The Isis terrorist responsible for beheading British hostage David Haines and US journalists James Foley and Steven Sotloff may have been on drugs when he carried out his most recent brutal killing, a voice expert has claimed.
A scientific analysis of the speech of the executioner dubbed 'Jihadi John', who is believed to be from England, has raised the possibility that the man had been taking khat – an illegal class C herbal stimulant popular among the Somali community in the UK – or amphetamines when he beheaded David Haines.
The killer speaks slower and at a slightly higher pitch in the video depicting Haines' death than he does in earlier videos during which he kills two American hostages, according to an audio analyst talking to The Times.
The analyst also claims 'John' has an accent hailing from the south-west of England, despite previous reports that he has ties to east London, and said the man's "distinctive speech patterns" could indicate he is on khat.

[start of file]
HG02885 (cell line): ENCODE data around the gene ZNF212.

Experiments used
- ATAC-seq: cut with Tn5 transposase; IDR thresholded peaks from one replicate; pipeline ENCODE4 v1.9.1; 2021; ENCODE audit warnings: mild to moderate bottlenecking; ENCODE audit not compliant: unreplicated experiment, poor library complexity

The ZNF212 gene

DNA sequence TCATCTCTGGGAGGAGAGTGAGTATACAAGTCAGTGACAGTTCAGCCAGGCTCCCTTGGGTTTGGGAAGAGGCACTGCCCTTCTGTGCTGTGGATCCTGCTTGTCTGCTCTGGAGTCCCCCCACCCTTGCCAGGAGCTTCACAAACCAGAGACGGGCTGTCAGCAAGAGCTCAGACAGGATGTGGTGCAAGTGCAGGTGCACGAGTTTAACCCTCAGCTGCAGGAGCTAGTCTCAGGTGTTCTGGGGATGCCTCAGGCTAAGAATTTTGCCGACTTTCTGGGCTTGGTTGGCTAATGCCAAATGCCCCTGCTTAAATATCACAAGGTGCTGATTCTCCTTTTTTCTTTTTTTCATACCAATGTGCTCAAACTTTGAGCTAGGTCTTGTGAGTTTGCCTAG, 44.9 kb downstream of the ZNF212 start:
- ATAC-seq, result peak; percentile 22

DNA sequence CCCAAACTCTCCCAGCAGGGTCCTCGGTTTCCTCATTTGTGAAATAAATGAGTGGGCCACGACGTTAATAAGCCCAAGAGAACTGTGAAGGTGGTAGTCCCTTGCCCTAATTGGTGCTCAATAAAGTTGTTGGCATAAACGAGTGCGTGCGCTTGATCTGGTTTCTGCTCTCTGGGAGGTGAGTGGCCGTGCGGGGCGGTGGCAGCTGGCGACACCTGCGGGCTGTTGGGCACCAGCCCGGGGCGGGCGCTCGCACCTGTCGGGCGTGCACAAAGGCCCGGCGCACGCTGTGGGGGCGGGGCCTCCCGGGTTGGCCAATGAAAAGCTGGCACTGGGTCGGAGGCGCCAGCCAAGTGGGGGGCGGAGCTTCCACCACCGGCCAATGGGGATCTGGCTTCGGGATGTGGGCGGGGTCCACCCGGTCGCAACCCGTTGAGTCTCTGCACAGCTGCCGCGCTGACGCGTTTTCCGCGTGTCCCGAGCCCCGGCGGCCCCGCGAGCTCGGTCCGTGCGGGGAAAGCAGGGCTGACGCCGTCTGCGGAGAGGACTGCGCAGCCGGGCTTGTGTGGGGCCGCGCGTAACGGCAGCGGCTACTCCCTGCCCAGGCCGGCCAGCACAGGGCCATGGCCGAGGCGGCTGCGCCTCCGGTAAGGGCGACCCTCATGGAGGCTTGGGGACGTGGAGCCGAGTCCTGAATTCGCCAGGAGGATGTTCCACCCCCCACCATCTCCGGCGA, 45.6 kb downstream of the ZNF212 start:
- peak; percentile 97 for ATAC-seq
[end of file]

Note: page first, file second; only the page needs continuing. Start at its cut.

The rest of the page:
Khat is reportedly used by jihadists in Yemen and Somalia and some Middle East sources suggest Isis fighters have been using amphetamines such as speed to heighten their combat skills and stave off exhaustion.
Speaking about the killer's slurred speech, the voice expert added: "It was not possible to establish whether some of these factors derived from rote learning or whether there were other physiological or psychological factors involved."
The Haines video also features a second male voice who is heard saying either "Danny" or "damn him". Analysis indicates the video was edited and produced by someone other than the person who released the videos of the murders of James Foley and Steven Sotloff.
Fears have been raised that Alan Henning, from Eccles, Salford, could be the Islamic State executioner's next victim. Henning was snatched by militants while attempting to deliver aid in Syria, and the 47-year-old has been seen in a more recent video, where 'Jihadi John' threatens to behead him.